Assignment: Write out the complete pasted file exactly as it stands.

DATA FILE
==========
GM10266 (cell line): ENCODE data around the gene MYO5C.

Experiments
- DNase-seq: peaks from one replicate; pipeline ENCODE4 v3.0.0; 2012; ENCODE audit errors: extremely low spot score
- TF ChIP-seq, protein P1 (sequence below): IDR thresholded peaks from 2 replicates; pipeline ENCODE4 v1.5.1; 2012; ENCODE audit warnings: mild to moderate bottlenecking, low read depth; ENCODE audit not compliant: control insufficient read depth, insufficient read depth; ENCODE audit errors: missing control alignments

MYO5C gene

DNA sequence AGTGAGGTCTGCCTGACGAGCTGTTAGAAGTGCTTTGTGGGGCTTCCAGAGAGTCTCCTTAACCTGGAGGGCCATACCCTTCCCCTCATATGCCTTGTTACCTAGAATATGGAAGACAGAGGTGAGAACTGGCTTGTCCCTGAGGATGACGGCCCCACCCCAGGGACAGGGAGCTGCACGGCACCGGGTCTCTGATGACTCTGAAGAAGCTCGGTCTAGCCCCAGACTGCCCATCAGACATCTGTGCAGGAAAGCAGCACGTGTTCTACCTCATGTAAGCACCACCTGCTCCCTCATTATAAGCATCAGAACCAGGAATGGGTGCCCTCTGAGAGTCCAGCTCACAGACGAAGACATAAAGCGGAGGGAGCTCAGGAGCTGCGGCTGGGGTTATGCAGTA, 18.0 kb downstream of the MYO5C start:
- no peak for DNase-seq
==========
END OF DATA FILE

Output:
GM10266 (cell line): ENCODE data around the gene MYO5C.

Experiments
- DNase-seq: peaks from one replicate; pipeline ENCODE4 v3.0.0; 2012; ENCODE audit errors: extremely low spot score
- TF ChIP-seq, protein P1 (sequence below): IDR thresholded peaks from 2 replicates; pipeline ENCODE4 v1.5.1; 2012; ENCODE audit warnings: mild to moderate bottlenecking, low read depth; ENCODE audit not compliant: control insufficient read depth, insufficient read depth; ENCODE audit errors: missing control alignments

MYO5C gene

DNA sequence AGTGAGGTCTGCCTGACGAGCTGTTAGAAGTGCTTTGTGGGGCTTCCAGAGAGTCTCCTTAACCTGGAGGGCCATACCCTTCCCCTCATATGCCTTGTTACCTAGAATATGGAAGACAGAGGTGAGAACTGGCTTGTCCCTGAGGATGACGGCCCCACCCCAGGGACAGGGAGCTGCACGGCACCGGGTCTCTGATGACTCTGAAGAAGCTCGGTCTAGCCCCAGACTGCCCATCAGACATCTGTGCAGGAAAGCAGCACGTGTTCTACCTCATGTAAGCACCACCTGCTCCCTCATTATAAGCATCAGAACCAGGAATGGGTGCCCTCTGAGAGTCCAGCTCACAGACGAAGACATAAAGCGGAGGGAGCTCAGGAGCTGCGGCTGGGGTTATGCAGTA, 18.0 kb downstream of the MYO5C start:
- no peak for DNase-seq